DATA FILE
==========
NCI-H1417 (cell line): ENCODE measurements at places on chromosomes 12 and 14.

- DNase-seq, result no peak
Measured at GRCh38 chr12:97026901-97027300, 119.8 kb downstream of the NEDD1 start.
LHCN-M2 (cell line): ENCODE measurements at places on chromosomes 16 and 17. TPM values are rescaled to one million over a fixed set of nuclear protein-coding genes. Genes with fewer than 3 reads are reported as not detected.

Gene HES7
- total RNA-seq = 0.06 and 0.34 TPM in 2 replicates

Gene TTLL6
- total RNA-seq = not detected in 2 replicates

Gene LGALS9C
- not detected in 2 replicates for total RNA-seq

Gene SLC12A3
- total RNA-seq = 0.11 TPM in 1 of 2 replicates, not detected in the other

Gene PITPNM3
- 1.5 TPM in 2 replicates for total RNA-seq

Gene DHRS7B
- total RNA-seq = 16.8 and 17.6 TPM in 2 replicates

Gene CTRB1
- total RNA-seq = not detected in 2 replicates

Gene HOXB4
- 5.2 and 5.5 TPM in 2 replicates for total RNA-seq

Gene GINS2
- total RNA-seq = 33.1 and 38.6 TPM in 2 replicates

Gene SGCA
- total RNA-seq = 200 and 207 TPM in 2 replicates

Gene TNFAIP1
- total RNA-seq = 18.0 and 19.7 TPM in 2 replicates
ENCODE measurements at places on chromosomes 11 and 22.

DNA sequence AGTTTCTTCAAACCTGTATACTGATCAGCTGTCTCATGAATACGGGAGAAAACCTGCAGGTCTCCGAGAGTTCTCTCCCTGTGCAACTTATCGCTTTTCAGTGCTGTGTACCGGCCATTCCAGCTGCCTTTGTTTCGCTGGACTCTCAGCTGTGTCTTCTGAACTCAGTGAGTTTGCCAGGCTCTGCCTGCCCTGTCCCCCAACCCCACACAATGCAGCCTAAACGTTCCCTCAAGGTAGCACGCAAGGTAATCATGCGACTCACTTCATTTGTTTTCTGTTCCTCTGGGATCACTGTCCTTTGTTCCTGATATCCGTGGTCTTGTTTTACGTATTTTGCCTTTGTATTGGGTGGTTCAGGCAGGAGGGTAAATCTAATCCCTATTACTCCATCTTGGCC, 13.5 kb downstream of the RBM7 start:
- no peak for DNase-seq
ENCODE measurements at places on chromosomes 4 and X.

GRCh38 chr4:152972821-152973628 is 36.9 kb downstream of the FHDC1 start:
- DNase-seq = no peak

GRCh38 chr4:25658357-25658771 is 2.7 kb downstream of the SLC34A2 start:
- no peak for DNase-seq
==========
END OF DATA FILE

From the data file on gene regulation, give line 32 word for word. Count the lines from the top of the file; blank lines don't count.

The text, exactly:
- DNase-seq = no peak